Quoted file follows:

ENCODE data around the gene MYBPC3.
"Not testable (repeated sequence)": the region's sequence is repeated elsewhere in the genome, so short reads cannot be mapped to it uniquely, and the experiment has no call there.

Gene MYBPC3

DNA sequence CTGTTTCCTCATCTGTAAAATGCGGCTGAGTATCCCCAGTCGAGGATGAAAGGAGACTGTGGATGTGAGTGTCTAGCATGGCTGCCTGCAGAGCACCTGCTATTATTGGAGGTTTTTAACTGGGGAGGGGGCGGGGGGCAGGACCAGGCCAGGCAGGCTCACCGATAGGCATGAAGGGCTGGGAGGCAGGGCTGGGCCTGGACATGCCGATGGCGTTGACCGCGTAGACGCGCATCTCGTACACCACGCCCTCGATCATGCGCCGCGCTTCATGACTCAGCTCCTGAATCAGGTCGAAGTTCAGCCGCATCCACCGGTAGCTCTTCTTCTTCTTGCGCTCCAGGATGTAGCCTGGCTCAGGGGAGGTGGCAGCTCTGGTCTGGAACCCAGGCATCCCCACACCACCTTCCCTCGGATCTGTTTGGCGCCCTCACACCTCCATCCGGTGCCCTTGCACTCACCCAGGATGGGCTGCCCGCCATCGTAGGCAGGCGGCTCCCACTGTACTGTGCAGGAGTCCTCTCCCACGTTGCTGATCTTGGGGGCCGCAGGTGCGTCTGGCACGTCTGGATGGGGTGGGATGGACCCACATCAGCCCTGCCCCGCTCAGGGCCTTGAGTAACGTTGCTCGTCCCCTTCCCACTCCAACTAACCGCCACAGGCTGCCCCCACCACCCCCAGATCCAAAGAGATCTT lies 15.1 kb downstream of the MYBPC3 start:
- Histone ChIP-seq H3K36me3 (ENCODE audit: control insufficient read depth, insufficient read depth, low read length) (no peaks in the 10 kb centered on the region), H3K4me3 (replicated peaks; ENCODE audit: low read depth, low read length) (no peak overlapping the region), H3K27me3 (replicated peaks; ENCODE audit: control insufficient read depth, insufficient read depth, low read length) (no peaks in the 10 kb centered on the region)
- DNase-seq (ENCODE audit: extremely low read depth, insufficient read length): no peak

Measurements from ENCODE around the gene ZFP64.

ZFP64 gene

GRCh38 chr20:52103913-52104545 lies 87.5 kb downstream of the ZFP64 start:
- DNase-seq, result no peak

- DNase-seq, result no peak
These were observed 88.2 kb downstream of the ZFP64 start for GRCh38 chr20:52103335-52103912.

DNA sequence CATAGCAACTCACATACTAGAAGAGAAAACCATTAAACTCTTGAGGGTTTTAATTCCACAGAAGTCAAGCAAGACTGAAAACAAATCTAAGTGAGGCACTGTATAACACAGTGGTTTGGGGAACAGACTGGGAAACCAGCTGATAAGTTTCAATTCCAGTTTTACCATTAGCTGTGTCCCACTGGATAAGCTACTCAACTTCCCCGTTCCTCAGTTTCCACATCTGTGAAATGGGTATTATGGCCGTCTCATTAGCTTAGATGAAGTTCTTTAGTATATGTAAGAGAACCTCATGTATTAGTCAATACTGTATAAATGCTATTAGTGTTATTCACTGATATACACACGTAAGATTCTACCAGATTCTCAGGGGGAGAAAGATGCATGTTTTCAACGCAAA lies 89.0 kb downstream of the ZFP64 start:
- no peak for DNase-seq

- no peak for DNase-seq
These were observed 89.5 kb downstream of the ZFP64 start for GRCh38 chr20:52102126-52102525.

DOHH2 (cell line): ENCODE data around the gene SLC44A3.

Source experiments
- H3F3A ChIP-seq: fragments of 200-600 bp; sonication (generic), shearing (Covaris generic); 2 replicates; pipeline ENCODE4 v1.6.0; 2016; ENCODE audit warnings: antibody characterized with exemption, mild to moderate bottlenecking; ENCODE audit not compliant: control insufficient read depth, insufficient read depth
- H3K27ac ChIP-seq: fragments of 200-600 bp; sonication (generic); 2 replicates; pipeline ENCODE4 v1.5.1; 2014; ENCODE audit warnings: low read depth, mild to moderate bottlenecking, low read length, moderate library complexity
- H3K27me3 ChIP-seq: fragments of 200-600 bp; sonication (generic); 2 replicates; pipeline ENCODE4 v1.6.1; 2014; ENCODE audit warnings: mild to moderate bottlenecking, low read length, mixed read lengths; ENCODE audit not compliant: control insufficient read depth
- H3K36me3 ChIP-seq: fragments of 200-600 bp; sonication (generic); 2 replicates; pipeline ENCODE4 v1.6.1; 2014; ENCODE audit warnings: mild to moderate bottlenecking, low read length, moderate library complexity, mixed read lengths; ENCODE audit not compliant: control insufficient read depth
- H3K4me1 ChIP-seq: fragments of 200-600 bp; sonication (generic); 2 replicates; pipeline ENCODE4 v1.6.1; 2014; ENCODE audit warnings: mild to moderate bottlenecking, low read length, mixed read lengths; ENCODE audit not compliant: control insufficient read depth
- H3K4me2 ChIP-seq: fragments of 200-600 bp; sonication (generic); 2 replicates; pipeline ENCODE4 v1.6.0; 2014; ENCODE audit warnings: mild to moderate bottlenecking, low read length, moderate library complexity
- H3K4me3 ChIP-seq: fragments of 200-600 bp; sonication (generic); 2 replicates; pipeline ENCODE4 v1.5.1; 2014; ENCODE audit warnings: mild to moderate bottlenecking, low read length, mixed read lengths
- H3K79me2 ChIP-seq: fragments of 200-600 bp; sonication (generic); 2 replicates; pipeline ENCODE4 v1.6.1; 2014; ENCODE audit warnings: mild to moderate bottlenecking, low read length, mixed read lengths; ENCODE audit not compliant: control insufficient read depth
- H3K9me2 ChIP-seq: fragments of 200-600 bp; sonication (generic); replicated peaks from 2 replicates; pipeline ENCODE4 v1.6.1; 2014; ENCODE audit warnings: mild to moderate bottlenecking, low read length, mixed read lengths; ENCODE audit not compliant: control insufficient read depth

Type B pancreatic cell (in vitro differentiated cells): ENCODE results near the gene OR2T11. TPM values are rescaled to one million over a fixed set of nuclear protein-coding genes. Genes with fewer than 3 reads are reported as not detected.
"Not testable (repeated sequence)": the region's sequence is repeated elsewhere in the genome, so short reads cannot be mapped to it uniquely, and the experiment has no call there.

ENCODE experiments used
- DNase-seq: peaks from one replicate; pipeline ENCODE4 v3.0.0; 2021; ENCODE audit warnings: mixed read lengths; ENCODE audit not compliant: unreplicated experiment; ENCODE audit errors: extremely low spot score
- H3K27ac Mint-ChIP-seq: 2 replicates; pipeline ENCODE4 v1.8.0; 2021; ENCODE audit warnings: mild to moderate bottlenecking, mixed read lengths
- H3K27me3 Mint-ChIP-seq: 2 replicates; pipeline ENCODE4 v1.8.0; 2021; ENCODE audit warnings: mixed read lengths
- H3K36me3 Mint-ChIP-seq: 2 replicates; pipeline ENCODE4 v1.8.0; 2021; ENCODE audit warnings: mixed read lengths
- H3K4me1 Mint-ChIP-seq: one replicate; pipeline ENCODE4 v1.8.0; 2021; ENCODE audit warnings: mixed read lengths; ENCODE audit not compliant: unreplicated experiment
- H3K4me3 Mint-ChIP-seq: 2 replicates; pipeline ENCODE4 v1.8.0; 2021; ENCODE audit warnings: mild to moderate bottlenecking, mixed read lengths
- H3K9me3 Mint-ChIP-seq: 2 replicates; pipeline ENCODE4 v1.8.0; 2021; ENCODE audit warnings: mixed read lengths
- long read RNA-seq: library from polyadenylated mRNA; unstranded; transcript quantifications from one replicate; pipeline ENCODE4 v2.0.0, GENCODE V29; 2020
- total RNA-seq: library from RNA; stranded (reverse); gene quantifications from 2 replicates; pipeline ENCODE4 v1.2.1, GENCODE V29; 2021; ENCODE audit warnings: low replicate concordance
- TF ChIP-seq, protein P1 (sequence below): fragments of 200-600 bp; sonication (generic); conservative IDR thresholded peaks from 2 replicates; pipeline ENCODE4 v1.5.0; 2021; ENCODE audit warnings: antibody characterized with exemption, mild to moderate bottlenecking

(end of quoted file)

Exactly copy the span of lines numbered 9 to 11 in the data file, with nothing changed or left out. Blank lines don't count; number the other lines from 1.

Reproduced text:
GRCh38 chr20:52103913-52104545 lies 87.5 kb downstream of the ZFP64 start:
- DNase-seq, result no peak

- DNase-seq, result no peak